Posts tagged python
Integrating Mongoengine into Pylons is really quick and painless if you know where to put stuff.
Add your DB settings to your development.ini file
mongodb.host = host[,replHost2]
mongodb.port = port
mongodb.db = db_name
mongodb.username = uname
mongodb.password = pass
Connect to MongoDB in config/environment.ini
At the top, include Mongoengine
from mongoengine import connect
And at the bottom, just before we return, include the following line:
# Connect with Mongoengine
connect(config['mongodb.db'], host=config['mongodb.host'], port=int(config['mongodb.port']), username=config['mongodb.username'], password=config['mongodb.password'])
Add your models
Now we can create our models just like in the Mongoengine documentation.
Over the last 5 months, I've had the opportunity to develop web-apps using 5 different Python web frameworks. Those frameworks are Django, Pylons, Turbogears, Plone/Zope and web.py. Each has their own flavor, and could be useful for different projects. If you're thinking about starting a web project, and you already know the virtues of Python*, then it's good to know the pros and cons of some of the major frameworks.
In short, Django is a really phenomenal framework. Sorry to jump on the bandwagon, but getting up to speed was really painless. On the other hand, I didn't feel like the structure of things was going to seriously hamper expansion/scalability anytime in the very near future. It's a MVC (technically a MVT) framework, like most modern web frameworks out there. This keeps things nice, neat and organized, so long as you keep with convention. Basically, they start you out with a bunch of "buckets" and say "ok, your data layer goes here, your logic goes here, and your presentation layer goes here." You don't have to follow suite, but that is why you're using a framework, right? I used Django for the back-end at PeoplePatcher.
Pros: Easily the most popular Python web framework. This is great if you want to outsource development, or get community help on an issue you're having. The pros over at #django on freenode.net (irc client required) are a very friendly and helpful bunch. Anybody that says community size/quality is over-rated hasn't run into enough difficult problems yet!
The framework itself fits it's motto "For perfectionists with deadlines." There is a huge library of community-built "apps" that you can easily toss into your application to extend its functionality. The code's flow is logical and simple, and keeps tight scopes on everything. An answer to the question "why" is almost never more than one jump away. Gone are the days of tracing function calls through 9 files to find a root cause. Development is fast and painless.
Cons: I question how well the system will scale if your site really explodes with growth, but honestly, you're not there yet, and if you do get there it's a damn good problem to have. I'd honestly rather have a better templating system such as Mako or Genshi. That's sort of the Achilles Heel of Django, but it's not a deal-breaker.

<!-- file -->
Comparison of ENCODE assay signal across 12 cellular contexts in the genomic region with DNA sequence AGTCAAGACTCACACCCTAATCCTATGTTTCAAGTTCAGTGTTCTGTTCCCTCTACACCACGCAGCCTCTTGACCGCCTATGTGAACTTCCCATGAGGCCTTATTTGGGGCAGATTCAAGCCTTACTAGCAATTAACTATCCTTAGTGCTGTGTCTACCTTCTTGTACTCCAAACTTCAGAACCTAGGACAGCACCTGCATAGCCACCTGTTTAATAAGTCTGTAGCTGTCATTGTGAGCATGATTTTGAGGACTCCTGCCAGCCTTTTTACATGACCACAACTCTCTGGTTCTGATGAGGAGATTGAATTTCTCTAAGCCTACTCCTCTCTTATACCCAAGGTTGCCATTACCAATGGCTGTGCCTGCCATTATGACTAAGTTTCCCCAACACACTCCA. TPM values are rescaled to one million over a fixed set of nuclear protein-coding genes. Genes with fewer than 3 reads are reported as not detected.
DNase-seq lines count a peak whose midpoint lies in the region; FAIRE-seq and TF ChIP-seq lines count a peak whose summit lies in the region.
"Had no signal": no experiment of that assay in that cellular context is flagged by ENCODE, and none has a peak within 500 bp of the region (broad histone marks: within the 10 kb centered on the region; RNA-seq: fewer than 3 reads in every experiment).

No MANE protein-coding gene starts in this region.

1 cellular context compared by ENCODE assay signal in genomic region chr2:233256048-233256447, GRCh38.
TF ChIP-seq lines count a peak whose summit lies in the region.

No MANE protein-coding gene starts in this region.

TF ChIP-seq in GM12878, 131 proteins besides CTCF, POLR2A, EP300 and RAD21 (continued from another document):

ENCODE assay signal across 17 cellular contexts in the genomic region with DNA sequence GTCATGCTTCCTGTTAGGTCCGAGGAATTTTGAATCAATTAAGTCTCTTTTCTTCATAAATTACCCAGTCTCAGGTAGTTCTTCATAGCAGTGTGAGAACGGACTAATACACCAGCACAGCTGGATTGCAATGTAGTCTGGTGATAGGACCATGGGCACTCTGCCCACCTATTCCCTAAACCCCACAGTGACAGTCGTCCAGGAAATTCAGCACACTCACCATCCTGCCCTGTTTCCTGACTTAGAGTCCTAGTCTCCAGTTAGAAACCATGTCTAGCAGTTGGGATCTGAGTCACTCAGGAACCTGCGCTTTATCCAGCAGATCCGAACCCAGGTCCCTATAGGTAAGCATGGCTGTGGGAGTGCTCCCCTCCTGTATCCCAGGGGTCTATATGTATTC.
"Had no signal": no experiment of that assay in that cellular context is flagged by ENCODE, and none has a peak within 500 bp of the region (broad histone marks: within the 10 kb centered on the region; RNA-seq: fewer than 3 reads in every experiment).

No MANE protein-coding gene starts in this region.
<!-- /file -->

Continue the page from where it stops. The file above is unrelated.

Pylons feels the up-and-comer that's aiming to do things right. It has nowhere near the community support that Django has, nor the library/"app" support. It's going to take you longer to develop an app using Pylons, but my feeling is that it is more of an "industrial-strength" framework for when you want to build an app that's rock-solid. The cost is that you'll be writing a lot more code yourself, but it's going to be built on top of a great foundation. The Pylons framework has a very dedicated core team that is constantly keeping the platform on the cutting edge. It's full-stack, and they unapologetically keep the components used current and relevant. I have no doubt that they will be the first to incorporate newer, better stack components as they stabilize and become production-ready (such as Tornado or Twisted). This is what I used to develop the back-end to Socialgraph.
Pros: Cutting-edge, using the latest open-source components, philosophies, and techniques. It just hit v1.0 recently, and is a rock-solid choice for production development. If you have a big, mean, complicated web-app that you want control over, Pylons is the perfect foundation to build it on top of.
Cons: Prepare to write more code yourself. It has a lot less structure for plugins/apps and copy-paste than Django, so somebody else's solution may take a lot more to adapt to yours. After all, you're building the application-level framework yourself. If you're not afraid to get your hands messy with code and fix your own problems, I feel like Pylons is going to afford you a longer run-way than Django for really gnarly web-apps.
Turbogears has the philosophy that they'll take the best of open web frameworks and components and stick them together. It's a similar philosophy to Pylons, but it feels a little less polished. On the other hand, they're not afraid to provide more functionality than Pylons, which is a plus and a minus. I feel like it's a solid attempt, but it's not really filling a market need. Need a ready-to-rock framework? Why would you pick Turbogears over Django? It's a false sense of accompishment. It's basically Pylons, with even more functionality, but no game-plan as to how to go any further. You're starting off at the same point as Django, but without any community support or pre-written apps. If you really needed the degree of customization offered by Pylons/Turbogears to begin with, why not just start with Pylons, and add in what you need. Turbogears has a lot of potential, but it's not there yet for production work.
Pros: Super-simple to get a basic web-app up and running. Clean MVC delineation.
Cons: Feels like a "me too" approach to Pylons, but with more stuff, and less production focus. It delivers on what it promises, but the question is "do you need what it delivers?" Probably not. If you want batteries included, go with Django. If you want a production-ready, easy-to-use stack, go with Pylons. Turbogears is still a niche framework, that I wouldn't really recommend for when you just want to take care of business needs.